Estate planning is an act of love that shows you care about your family and friends. If you are incapacitated or pass away, then having your estate plan in place takes pressure off your grieving relatives. Deciding when to make your estate plan is more about your stage of life and your wishes than your age or net worth. If you find yourself in one or more of the following categories, you should consult with an attorney to discuss your options.
Minor Children – If you have a minor child or children, what will happen to them in the event both parents pass away or become permanently incapacitated? With proper estate planning you can designate a trusted relative or friend to serve as guardian of your children and assume the responsibility of raising them.
Child, grandchild or other relative with special needs – Government funded programs such as Medicaid, Social Security Disability, and Social Security Income have strict asset/income guidelines for those receiving benefits. Be sure to discuss your estate planning options with an attorney so you don’t unintentionally disqualify a child, grandchild or relative from receiving the benefits they need.
Non-traditional/mixed family – When someone passes away without a Will or other estate planning tools, Washington State law provides legally mandated rules of inheritance. These laws may not coincide with your wishes based upon your specific family dynamics.
Single, divorced, or widowed adult – As an unmarried adult, it is particularly important to utilize Durable Powers of Attorney so that someone you trust can make medical decisions for you and/or manage your finances in the future just in case you are unable to do so.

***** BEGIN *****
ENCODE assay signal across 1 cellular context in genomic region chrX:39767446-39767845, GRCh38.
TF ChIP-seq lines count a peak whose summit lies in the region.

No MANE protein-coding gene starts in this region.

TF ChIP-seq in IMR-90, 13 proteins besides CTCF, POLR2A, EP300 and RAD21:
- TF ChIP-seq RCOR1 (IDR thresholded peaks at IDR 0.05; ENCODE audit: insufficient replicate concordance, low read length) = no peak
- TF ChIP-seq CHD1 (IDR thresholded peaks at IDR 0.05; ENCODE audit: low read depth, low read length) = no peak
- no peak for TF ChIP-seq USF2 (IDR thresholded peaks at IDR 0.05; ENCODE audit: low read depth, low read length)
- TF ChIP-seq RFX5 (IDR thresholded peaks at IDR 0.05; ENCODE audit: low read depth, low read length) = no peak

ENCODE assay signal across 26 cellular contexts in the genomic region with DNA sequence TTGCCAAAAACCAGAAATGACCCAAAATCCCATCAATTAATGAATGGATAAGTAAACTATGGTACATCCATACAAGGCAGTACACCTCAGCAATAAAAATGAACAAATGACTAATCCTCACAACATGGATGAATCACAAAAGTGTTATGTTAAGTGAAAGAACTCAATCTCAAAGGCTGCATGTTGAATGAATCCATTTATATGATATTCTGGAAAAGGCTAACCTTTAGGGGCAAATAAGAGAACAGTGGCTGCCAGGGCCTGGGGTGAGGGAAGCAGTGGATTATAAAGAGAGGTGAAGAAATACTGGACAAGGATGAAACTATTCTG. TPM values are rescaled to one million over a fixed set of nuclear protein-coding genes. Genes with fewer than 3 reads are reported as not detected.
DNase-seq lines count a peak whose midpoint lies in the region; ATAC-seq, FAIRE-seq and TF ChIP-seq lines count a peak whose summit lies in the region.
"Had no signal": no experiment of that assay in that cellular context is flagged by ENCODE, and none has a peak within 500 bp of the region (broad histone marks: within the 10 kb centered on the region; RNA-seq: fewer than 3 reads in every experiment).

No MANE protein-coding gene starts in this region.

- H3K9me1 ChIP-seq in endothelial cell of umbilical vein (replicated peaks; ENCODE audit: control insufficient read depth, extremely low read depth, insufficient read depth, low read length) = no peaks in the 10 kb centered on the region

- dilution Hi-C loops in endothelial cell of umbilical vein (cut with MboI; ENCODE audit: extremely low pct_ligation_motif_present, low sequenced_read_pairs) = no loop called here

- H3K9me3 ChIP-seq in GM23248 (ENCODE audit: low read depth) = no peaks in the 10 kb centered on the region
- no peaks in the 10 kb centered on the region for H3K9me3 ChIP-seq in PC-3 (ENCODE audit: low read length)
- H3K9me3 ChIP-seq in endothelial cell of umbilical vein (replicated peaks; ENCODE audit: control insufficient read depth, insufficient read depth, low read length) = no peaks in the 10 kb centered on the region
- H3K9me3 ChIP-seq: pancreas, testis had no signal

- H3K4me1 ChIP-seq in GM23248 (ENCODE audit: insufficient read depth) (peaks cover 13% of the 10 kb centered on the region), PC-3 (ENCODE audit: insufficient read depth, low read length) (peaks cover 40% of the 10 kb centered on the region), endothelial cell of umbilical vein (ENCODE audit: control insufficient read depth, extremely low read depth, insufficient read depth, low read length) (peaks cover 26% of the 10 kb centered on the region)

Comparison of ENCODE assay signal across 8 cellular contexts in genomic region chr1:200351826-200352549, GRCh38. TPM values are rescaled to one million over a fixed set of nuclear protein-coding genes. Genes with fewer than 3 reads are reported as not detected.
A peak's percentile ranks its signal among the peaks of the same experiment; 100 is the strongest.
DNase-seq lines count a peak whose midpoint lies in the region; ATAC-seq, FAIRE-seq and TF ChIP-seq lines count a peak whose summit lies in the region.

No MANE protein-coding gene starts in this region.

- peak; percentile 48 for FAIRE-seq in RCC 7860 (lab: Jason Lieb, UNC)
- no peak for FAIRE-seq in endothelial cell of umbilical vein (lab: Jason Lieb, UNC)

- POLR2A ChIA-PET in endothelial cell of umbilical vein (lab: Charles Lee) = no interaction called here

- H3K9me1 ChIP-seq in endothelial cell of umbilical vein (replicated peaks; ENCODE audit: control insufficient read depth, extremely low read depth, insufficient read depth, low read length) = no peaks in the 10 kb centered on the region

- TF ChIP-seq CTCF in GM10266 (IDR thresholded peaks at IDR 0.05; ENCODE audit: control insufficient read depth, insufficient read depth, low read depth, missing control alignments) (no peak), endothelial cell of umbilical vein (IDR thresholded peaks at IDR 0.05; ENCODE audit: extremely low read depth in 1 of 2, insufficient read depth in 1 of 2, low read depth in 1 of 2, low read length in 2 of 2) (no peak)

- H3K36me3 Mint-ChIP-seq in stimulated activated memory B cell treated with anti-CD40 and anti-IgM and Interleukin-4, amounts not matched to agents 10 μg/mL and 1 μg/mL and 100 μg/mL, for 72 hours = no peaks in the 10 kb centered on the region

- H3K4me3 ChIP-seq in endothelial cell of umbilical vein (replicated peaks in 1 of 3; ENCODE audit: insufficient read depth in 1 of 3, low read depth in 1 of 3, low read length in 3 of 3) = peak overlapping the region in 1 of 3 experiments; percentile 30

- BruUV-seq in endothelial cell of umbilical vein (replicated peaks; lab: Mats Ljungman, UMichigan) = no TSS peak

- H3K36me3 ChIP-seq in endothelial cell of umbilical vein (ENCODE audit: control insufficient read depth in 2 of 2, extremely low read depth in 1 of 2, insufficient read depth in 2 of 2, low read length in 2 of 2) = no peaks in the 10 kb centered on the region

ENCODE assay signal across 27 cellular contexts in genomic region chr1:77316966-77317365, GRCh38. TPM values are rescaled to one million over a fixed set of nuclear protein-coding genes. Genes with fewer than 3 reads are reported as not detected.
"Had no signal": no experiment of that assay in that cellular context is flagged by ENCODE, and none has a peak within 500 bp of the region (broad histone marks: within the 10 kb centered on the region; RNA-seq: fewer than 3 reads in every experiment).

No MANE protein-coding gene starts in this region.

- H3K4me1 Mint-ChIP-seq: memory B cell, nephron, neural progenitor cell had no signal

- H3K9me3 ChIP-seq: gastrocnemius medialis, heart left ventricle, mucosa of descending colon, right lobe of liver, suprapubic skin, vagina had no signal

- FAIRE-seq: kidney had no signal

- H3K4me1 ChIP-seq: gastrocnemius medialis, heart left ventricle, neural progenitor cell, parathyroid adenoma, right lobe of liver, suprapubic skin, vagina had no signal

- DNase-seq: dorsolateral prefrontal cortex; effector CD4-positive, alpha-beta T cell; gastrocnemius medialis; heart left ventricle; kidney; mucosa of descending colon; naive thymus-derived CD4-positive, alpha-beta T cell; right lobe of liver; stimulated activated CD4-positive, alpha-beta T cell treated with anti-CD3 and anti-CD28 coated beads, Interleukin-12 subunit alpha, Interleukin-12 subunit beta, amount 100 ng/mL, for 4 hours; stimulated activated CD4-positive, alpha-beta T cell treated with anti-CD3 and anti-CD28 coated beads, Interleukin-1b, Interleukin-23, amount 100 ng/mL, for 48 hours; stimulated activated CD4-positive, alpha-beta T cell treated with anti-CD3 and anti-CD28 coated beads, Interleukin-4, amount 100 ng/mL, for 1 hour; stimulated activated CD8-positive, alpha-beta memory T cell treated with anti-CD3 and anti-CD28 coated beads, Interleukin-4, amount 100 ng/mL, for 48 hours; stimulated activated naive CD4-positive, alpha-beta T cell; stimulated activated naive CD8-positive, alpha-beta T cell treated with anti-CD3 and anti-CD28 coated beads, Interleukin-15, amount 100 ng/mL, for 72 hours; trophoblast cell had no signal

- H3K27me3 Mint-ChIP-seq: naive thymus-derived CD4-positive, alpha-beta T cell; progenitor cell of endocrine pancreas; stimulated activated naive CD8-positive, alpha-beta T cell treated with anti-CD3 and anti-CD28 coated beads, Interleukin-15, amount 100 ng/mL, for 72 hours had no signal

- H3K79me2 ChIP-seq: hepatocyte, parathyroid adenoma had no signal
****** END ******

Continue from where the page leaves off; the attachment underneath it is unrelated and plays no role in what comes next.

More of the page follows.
Ownership of real estate – A proper estate plan can reduce the costs of transferring land or real estate, especially if you own real estate in different states. Without the proper estate plan your heirs may face multiple, expensive and time consuming probates.
You don’t want to stay on life support – Hospital policies, family disagreements or other circumstances may keep you on life support even though you would have chosen to “pull the plug.” A Health Care Directive can ensure your wishes are honored at a time when you’re unable to speak for yourself.
You have pets that you’d like to provide for after you pass away – Even though you consider Fido part of your family, according to the law he is just a piece of property. If you want to make sure your pet is provided for once you’ve passed away, then you’ll need an estate plan for this.
These are some of the most common reasons to have your own estate plan, but there are plenty of others. If you’re still unsure whether you need an estate plan you can always call Cooney Law Offices to see how an estate plan can help make sure your wishes are followed. We can help!